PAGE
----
One could not verify who voted and who did not vote, as all votes are confidential. So it could be that they do vote, but that their choices are not made public. ♦Drachenfyre♦·Talk 08:41, 20 July 2008 (UTC)
- They don't vote. It would surely "get out" if the queen either voted on the election day (showing up at the poll) or went to municipal hall and voted by letter (She has to appear in person).--Nwinther (talk) 17:08, 23 July 2008 (UTC)
- I just needed to point out that the Kingdom of England ceased to exist 301 years ago. Elizabeth II is not Queen of England; she is Queen of the United Kingdom. Surtsicna (talk) 17:41, 28 August 2008 (UTC)
no they can not most of the danish constetusion is about what the royal family cant do like vote and that they must follow the faith of the protestant church ect. — Preceding unsigned comment added by 18.104.22.168 (talk) 17:15, 28 February 2012 (UTC)
- "Rex" is the Latin word for "King", so it's a title rather than a family name. Queen Margrethe's grandfather Christian X would sign letters "Christian Rex", but I believe this style has gone out of fashion. At any rate, in her case it would be "Regina" ("Queen"). Favonian (talk) 08:24, 14 April 2009 (UTC)
Titles in template
An IP editor has recently changed the template on this article to include titles of the people listed (see diff). Could somebody tell me, whether this is regulated by the Manual of Style or otherwise? I think it is actually a good change, since it makes the page more informative. --Law Lord (talk) 22:50, 5 October 2009 (UTC)
Removal of useless info
I remove the entire section of "Kinship with European counterparts" because it's all trivial and genealogy. You can just summarize all the info by saying she was relative to all European monarchs. I don't see any such sections on any of her European counterparts so why do we have it here. I think someone just wanted to fill some space with it.--Queen Elizabeth II's Little Spy (talk) 06:45, 24 December 2010 (UTC)
- Yes, Margrethe II abandoned all the titles of her predecessors. Her father and grandfather were styled By the Grace of God, King of Denmark, the Wends and the Goths, Duke of Schleswig, Holstein, Stormarn, Dithmarschen, Lauenburg and Oldenburg. All the German possessions were lost in the Schleswig-Holstein wars and King of the Wends and the Goths were only medieval feudal titles.--Queen Elizabeth II's Little Spy (talk) 05:04, 28 April 2011 (UTC)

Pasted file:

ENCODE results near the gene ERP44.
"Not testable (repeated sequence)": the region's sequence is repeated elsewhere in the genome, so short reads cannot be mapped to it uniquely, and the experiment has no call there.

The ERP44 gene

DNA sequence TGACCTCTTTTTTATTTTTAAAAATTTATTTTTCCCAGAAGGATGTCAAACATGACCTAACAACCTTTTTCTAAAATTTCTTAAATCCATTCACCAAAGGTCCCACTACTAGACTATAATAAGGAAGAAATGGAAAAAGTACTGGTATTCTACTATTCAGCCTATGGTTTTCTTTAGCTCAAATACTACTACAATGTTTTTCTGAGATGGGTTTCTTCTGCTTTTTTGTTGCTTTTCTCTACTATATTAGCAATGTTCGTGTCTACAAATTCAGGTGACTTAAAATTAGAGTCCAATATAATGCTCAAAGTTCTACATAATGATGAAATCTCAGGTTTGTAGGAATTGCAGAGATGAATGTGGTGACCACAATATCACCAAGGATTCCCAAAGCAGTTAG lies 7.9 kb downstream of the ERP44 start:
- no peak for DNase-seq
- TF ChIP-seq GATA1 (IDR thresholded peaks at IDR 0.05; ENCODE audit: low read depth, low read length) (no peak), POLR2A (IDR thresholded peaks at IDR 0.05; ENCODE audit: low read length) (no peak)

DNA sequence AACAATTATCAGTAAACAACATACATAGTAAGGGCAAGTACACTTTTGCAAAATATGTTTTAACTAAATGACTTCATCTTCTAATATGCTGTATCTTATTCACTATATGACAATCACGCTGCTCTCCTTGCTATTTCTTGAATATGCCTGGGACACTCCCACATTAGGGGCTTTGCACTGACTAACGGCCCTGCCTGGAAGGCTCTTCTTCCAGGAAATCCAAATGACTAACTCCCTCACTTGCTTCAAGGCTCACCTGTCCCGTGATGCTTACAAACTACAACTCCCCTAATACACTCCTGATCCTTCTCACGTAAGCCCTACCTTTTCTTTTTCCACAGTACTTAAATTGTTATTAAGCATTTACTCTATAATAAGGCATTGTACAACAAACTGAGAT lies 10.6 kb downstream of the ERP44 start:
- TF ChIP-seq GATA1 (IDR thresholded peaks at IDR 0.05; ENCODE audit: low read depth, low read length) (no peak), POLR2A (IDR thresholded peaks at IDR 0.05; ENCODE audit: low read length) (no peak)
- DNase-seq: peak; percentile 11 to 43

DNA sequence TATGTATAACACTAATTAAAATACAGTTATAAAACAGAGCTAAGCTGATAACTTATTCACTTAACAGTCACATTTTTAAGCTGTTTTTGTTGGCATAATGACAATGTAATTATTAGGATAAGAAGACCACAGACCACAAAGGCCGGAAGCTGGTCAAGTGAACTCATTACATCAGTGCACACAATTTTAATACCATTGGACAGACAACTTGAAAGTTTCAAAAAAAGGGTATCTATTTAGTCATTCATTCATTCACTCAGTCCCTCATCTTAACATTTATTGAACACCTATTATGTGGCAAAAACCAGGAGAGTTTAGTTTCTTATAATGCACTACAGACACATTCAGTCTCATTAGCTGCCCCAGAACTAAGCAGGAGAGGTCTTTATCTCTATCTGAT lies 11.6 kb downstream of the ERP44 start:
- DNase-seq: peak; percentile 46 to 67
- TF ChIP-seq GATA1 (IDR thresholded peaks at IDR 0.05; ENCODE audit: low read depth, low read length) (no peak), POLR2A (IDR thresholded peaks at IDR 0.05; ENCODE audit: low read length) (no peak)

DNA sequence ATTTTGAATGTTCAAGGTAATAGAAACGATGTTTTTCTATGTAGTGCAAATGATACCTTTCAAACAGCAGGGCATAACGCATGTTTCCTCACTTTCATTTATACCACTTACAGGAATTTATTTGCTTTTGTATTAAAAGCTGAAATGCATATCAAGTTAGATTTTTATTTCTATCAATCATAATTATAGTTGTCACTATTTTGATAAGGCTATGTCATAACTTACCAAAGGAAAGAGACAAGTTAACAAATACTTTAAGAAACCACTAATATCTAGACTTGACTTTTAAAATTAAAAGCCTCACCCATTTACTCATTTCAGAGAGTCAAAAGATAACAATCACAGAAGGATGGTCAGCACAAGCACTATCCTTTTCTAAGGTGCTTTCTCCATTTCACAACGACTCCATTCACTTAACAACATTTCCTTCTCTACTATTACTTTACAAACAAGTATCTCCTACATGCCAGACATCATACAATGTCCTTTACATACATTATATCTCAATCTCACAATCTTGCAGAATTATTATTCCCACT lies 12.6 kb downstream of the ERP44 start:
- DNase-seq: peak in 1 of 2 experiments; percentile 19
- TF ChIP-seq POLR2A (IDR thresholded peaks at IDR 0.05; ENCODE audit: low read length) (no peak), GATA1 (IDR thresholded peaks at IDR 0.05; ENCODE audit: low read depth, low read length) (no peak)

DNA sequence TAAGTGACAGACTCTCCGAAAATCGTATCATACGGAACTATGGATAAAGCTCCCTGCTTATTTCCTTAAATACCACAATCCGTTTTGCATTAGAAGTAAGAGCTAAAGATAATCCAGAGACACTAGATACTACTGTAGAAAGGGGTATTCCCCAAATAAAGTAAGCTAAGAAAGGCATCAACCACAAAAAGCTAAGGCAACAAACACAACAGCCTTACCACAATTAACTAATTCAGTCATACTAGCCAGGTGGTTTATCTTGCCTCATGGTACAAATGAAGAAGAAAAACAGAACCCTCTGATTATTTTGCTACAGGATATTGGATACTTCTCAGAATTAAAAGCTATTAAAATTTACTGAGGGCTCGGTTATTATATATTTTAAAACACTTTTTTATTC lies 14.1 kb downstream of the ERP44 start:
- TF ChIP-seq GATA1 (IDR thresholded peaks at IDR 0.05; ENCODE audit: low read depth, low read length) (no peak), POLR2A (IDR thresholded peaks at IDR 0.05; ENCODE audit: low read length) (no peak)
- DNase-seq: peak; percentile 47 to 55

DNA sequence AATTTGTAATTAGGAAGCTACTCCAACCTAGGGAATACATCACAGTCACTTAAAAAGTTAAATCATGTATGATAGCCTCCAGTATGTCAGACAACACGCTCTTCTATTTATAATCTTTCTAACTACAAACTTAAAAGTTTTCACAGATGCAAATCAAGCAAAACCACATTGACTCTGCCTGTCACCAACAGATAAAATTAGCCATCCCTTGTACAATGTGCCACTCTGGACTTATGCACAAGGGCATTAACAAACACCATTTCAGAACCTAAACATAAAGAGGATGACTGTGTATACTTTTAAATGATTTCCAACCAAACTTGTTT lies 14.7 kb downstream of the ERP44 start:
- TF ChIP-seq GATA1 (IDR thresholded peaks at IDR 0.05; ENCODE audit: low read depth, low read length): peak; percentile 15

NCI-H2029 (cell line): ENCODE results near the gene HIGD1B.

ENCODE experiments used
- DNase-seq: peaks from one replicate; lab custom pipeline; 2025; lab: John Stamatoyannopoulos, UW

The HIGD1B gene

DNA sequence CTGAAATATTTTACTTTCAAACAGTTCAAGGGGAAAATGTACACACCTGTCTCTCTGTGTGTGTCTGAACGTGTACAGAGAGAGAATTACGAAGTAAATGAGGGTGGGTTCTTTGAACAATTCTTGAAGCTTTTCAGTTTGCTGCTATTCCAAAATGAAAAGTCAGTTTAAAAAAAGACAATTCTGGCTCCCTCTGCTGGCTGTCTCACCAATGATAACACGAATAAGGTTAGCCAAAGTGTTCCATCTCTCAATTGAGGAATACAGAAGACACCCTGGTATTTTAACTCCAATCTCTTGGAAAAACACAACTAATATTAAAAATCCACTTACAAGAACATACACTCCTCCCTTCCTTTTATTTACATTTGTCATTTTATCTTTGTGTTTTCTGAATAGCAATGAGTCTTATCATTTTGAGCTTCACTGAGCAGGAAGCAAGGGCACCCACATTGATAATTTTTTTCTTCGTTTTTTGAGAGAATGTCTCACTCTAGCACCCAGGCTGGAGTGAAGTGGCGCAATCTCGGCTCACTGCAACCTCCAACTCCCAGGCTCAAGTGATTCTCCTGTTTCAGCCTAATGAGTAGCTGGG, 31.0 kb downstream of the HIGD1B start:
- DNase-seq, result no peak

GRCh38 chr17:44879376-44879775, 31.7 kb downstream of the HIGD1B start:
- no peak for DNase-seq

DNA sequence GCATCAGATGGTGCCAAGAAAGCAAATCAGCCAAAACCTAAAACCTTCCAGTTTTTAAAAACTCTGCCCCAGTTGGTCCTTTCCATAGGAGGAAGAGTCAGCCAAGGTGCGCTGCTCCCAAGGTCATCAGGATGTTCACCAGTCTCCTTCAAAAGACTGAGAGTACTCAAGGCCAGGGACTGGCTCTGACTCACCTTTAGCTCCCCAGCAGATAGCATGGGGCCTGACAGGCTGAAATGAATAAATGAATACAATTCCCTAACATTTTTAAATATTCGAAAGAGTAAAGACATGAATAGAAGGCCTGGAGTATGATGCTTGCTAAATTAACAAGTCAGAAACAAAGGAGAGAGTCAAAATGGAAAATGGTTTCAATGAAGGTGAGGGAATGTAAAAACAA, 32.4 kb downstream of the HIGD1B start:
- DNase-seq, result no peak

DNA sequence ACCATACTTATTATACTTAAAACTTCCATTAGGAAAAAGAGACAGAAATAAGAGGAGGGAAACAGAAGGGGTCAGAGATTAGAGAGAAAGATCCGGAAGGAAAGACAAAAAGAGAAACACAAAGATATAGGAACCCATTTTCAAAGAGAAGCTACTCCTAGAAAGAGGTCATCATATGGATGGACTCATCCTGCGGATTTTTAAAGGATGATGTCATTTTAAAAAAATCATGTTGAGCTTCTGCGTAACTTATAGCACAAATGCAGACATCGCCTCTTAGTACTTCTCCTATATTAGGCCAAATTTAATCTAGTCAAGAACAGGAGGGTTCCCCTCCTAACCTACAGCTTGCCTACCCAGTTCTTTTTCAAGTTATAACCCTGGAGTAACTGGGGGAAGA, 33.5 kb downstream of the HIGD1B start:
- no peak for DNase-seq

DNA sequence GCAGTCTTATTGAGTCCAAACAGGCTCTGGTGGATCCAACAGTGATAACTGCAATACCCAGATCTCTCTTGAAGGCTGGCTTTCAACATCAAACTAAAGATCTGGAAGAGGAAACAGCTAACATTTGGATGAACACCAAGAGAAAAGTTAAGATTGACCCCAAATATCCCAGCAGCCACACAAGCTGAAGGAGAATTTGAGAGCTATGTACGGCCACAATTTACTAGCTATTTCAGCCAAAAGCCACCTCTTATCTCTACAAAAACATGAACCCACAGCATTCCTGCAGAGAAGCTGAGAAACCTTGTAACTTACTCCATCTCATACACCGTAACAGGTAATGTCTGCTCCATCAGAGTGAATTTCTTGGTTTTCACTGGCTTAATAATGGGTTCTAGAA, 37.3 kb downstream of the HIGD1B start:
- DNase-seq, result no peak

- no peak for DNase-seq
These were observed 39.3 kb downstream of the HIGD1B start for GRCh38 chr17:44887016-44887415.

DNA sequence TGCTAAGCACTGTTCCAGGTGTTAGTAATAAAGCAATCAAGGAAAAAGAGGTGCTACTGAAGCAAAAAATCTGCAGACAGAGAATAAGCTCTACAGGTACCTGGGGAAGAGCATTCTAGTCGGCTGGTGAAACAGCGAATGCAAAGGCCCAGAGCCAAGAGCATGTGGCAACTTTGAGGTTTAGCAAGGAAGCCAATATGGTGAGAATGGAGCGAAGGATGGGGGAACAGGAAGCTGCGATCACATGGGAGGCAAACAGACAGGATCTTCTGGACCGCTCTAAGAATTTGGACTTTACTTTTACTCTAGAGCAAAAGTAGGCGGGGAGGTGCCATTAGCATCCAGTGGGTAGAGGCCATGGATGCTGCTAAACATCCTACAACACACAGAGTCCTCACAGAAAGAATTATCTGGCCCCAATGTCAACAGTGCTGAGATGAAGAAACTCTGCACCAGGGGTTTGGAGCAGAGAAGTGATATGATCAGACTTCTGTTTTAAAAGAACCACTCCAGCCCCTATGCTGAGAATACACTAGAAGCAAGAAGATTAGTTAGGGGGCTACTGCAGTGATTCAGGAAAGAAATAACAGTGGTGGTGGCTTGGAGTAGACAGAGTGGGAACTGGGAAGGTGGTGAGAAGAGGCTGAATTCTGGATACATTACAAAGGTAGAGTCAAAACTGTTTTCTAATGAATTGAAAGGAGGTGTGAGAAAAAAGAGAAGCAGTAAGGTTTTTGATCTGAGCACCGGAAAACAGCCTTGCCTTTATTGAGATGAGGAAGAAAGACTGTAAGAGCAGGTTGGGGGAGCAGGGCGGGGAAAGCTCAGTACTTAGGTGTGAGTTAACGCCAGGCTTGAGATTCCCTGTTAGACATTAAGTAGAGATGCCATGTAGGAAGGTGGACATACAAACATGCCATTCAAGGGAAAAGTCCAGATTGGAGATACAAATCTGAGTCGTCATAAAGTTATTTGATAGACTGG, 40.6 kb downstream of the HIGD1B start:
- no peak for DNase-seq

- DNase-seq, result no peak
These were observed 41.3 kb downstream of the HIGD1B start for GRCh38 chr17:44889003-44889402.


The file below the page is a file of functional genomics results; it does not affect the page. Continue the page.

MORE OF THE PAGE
Descent from Christopher II of Denmark
Does anyone know if she descend from the Kaas of Sparre Danish noble family or any other descendants of Erik Christoffersen Løvenbalk? Many of her cousins does but I'm not sure about her. Cause if she does then she descends from Christopher II of Denmark which no Danish monarch has been since Eric of Pomerania?--Queen Elizabeth II's Little Spy (talk) 18:10, 8 May 2011 (UTC)
The Royal Knees
This sentence is from the article: She suffers from arthritis and has had both her knees replaced as a result. I believe not the knees as such were replaced but her knee joints. --Krawunsel (talk) 18:32, 15 August 2011 (UTC)
British Army Connections
Danish Royal Family Template
What's going on with that massive template for the Danish Royal Family? It contains so much information that would be better off in the article correctly; besides, it looks out of place and amateurish. I'd correct it, but templates are beyond my ability right now. 22.214.171.124 (talk) 11:20, 29 May 2012 (UTC)f
Considering that Denmark was occupied by Germany during the time of the queens birth, her birth location should be changed to Amalienborg Palace, Germany. The birth place of historical figures are usually presented with the diplomatic status of the time of birth. For example, Yuri Gagarin are stated as being born in Soviet Union instead of Russia. It would be a good idea to add a parenthesis that states that the birth place is in present day Denmark, for example (now Denmark).--Mart — Preceding unsigned comment added by 126.96.36.199 (talk) 13:21, 5 November 2012 (UTC)